I love the holiday but hate turkey, is that so bad? No matter how the bird has been cooked and prepped, I absolutely cannot stand eating more than a sliver just to keep the chef- for- the- day happy.
So, this year, I am actually involved in the prep work and since most of the participants are as conscious of eaters as I have become in the last 10 plus years, I am going to introduce side dishes which truly offer wholesome nutrition without having to watch the calories.
First up is Shaved Parsnip Salad, which I found here, and which will be the first course.
- 2 tablespoons sherry vinegar
- 3 tablespoons extra virgin olive oil
- Coarse salt and freshly ground pepper
- 2 hearts of romaine, cut into bite-size pieces
- 3 parsnips (about 8 ounces), peeled and shaved very thinly (on a mandolin or with a vegetable peeler)
- 4 medjool or 6 regular dates, pitted and cut into 1/2 inch pieces
- Whisk together vinegar and oil; season with salt and pepper.
- Toss parsnips, lettuce, and dates. Drizzle with dressing. Season with salt and pepper.
Have a wonderful Thanksgiving everyone. May your holiday be filled with joy and a sincere gathering with family and friends. And remember, no matter how bad times are, please take a moment to be thankful for all the blessing you have received in twenty-ten.
I must admit, I am not a fan of pumpkin pie. I prefer more of a fruit based tart if I am forced to eat a pie like dessert. I say give me fresh fruit any day. But just for traditional sake, I always bake a pumpkin pie for my guests.
In light of trying to stay healthy and watching my family’s calorie intake, I, once again, have opted for the following recipe which I found here.
pumpkin coconut tart
- 1 1/4 cups white whole-wheat flour, (see Ingredient Note)
- 1/2 cup slivered almonds, toasted (see Tip)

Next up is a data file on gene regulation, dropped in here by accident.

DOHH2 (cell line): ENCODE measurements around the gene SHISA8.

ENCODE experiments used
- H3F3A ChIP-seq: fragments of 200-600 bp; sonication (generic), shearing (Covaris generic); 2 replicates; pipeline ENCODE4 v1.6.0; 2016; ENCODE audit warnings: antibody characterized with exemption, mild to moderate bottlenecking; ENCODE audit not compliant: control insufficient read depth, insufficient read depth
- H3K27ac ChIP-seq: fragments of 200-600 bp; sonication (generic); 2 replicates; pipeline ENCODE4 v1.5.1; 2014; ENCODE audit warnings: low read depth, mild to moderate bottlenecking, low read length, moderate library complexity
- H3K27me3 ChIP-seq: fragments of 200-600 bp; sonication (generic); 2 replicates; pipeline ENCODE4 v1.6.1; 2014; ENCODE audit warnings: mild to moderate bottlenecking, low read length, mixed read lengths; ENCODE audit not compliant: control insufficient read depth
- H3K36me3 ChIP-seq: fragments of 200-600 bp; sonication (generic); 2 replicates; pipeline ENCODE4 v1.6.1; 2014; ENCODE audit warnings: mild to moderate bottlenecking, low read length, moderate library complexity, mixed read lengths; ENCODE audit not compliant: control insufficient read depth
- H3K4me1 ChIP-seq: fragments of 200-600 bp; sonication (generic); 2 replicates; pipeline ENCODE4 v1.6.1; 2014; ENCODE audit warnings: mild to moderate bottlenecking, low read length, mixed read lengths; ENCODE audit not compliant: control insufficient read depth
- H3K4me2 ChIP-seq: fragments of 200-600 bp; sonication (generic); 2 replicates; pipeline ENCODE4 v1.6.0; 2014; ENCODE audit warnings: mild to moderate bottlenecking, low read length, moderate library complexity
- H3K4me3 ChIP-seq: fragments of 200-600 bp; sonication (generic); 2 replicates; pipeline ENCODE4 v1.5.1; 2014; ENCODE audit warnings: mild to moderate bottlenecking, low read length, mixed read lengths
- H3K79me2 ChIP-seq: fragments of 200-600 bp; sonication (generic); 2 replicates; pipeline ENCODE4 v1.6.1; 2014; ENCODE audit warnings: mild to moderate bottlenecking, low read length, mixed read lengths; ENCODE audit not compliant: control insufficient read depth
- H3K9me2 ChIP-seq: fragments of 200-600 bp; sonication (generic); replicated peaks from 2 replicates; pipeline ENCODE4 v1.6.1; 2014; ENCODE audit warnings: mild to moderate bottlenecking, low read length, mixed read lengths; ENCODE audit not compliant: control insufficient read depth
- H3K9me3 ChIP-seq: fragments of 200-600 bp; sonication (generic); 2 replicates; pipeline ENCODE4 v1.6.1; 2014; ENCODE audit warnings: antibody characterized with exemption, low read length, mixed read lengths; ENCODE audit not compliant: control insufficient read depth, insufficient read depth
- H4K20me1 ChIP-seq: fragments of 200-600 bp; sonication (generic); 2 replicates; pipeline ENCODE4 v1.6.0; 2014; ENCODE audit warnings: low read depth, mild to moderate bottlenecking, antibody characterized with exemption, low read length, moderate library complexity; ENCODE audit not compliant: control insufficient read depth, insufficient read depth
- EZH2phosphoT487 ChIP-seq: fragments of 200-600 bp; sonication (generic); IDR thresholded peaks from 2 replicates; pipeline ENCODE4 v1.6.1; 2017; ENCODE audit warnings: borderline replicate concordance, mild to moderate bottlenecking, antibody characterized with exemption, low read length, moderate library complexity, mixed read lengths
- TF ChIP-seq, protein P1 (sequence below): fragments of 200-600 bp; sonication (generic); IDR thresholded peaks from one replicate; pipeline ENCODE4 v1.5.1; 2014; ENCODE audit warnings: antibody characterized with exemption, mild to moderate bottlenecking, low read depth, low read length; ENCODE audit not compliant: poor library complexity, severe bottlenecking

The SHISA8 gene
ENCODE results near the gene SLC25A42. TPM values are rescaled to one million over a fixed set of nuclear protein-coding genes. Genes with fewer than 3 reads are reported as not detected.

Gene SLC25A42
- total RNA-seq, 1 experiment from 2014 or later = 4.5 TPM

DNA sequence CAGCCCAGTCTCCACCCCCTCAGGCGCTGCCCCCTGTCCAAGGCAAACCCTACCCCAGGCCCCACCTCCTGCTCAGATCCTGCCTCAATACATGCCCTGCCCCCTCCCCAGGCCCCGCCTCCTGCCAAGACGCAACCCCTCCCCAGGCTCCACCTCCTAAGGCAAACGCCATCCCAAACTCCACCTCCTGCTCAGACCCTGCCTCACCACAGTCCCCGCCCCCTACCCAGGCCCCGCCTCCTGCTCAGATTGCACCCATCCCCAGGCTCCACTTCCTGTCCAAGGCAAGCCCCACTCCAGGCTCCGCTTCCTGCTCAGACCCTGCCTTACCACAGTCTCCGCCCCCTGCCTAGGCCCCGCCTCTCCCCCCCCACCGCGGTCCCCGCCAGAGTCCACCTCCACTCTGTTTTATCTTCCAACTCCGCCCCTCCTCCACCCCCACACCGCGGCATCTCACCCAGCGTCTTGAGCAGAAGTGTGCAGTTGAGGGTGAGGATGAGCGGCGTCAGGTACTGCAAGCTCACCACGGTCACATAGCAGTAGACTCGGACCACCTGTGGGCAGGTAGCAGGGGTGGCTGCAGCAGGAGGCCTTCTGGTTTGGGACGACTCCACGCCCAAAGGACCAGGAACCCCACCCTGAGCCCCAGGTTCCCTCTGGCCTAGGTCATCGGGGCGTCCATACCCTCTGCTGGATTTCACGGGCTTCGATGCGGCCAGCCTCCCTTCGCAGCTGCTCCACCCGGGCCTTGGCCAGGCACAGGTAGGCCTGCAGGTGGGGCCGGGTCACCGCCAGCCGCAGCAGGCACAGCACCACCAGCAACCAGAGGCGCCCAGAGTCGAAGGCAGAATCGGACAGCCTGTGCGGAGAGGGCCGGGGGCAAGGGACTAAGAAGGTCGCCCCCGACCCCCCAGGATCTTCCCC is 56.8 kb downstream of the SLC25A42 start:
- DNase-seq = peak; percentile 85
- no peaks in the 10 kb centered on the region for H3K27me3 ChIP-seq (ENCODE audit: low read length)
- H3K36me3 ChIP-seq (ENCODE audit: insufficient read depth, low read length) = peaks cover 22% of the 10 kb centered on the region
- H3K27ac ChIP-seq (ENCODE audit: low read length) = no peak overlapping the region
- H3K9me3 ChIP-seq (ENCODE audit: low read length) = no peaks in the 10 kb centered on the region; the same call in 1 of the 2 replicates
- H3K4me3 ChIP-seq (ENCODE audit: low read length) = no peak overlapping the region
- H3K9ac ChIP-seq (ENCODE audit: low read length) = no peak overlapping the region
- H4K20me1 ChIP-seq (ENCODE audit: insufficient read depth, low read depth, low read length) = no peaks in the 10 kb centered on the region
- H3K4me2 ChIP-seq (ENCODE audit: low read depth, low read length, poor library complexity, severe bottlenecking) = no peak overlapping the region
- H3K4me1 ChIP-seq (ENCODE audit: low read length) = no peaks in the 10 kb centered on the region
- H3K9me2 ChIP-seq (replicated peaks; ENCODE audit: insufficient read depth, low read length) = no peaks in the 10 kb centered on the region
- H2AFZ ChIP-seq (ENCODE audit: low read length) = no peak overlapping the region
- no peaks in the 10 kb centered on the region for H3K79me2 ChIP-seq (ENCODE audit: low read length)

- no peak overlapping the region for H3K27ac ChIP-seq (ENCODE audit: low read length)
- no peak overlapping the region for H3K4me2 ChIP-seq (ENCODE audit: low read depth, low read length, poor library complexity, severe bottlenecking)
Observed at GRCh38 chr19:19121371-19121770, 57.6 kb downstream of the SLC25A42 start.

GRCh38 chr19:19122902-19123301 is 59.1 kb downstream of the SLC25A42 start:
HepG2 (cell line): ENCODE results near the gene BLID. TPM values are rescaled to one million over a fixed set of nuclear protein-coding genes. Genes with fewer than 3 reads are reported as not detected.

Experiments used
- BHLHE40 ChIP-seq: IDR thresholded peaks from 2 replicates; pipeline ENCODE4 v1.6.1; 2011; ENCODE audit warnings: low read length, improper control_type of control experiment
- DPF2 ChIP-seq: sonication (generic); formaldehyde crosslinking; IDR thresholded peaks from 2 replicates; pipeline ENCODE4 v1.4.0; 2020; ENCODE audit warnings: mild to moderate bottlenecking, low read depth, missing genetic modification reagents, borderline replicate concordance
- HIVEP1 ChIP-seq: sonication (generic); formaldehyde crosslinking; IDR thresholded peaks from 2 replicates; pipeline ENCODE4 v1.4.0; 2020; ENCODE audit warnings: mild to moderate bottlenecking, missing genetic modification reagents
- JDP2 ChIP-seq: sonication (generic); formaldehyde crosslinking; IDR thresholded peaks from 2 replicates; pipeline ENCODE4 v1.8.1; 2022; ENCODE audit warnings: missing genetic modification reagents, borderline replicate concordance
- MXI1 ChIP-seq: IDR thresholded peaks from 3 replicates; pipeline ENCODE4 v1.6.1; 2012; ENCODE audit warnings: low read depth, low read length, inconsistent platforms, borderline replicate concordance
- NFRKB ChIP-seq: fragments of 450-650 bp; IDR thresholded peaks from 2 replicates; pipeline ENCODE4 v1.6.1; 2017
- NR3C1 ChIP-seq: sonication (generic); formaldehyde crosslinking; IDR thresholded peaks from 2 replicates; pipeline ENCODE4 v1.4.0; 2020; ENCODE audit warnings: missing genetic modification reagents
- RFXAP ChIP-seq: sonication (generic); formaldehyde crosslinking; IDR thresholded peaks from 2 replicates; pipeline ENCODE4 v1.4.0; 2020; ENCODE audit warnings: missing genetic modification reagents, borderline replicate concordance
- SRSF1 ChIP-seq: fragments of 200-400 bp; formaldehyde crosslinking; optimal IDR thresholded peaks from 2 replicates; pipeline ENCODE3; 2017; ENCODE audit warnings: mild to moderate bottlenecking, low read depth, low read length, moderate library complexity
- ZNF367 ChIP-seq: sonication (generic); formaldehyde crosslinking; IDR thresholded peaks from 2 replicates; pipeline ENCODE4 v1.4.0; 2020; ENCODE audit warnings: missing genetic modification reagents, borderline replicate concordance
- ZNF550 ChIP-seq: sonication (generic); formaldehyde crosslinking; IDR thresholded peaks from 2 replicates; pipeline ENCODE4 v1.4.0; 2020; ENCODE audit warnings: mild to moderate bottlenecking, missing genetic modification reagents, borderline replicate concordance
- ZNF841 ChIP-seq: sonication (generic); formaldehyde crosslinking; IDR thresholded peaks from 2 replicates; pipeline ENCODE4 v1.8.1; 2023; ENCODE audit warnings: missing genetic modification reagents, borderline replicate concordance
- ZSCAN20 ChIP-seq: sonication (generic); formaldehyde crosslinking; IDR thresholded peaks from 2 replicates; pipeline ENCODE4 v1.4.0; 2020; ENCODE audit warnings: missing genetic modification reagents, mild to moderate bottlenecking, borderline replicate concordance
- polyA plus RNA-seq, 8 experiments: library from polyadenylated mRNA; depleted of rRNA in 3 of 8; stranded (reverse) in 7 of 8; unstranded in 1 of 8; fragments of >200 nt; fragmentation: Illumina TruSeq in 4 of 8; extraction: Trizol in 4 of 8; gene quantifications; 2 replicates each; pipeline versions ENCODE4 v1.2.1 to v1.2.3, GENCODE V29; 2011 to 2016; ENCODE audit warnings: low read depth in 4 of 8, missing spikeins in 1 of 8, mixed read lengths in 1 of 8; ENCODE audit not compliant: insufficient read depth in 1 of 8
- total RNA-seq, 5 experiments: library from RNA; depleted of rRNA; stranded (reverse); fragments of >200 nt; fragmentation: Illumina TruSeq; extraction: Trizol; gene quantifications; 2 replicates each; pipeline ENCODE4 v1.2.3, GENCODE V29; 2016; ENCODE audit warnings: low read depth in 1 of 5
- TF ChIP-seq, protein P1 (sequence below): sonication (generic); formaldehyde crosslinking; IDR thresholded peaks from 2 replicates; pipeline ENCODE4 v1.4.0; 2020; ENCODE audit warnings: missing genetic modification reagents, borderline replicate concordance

- 1 tablespoon sugar
- 1/2 teaspoon salt
- 4 tablespoons cold unsalted butter, cut into small pieces
- 4 tablespoons cold reduced-fat cream cheese, (Neufchâtel)
- 1 1/2 cups canned unseasoned pumpkin puree
- 3/4 cup sugar
- 2 tablespoons dark rum
- 1 teaspoon ground cinnamon
- 1/4 teaspoon ground ginger
- 1/4 teaspoon ground cloves
- 3 large eggs
- 1 cup “lite” coconut milk
1/3 cup unsweetened coconut chips, (see Ingredient Note) or flaked coconut, toasted (optional)
- Preheat oven to 350°F. Coat an 11-inch round or 8-by-12-inch rectangular removable-bottom tart pan with cooking spray.
- To prepare crust: Combine flour, almonds, 1 tablespoon sugar and salt in a food processor; process until the almonds are finely ground. Add butter one piece at a time, and then cream cheese by the tablespoonful, pulsing once or twice after each addition, until incorporated. Turn the dough out into the prepared pan (it will be crumbly), spread evenly and press firmly into the bottom and all the way up the sides to form a crust.
- Bake the crust until set but not browned, about 15 minutes. Let cool on a wire rack.
- To prepare filling: Beat pumpkin, 3/4 cup sugar, rum, cinnamon, ginger and cloves in a large bowl with an electric mixer on low speed until blended. Beat in eggs, one at a time, until combined. Beat in coconut milk. Place the tart pan on a baking sheet and pour in the filling.
- Bake the tart until the filling is just set (the center may still appear soft, but will become more solid as it cools), 45 to 50 minutes. Transfer to a wire rack and let cool to room temperature. Serve room temperature or refrigerate until chilled. Remove the pan sides before slicing. Garnish with coconut, if desired.
TIPS & NOTES
- Make Ahead Tip: Prepare the crust (Step 2), wrap tightly and refrigerate for up to 3 days. Cover and refrigerate the cooled tart for up to 1 day. | Equipment: 11-inch round or 8-by-12-inch rectangular removable-bottom pan
- Ingredient note: White whole-wheat flour, made from a special variety of white wheat, is light in color and flavor but has the same nutritional properties as regular whole-wheat flour. Available in large supermarkets and in natural-foods stores. Store in the freezer.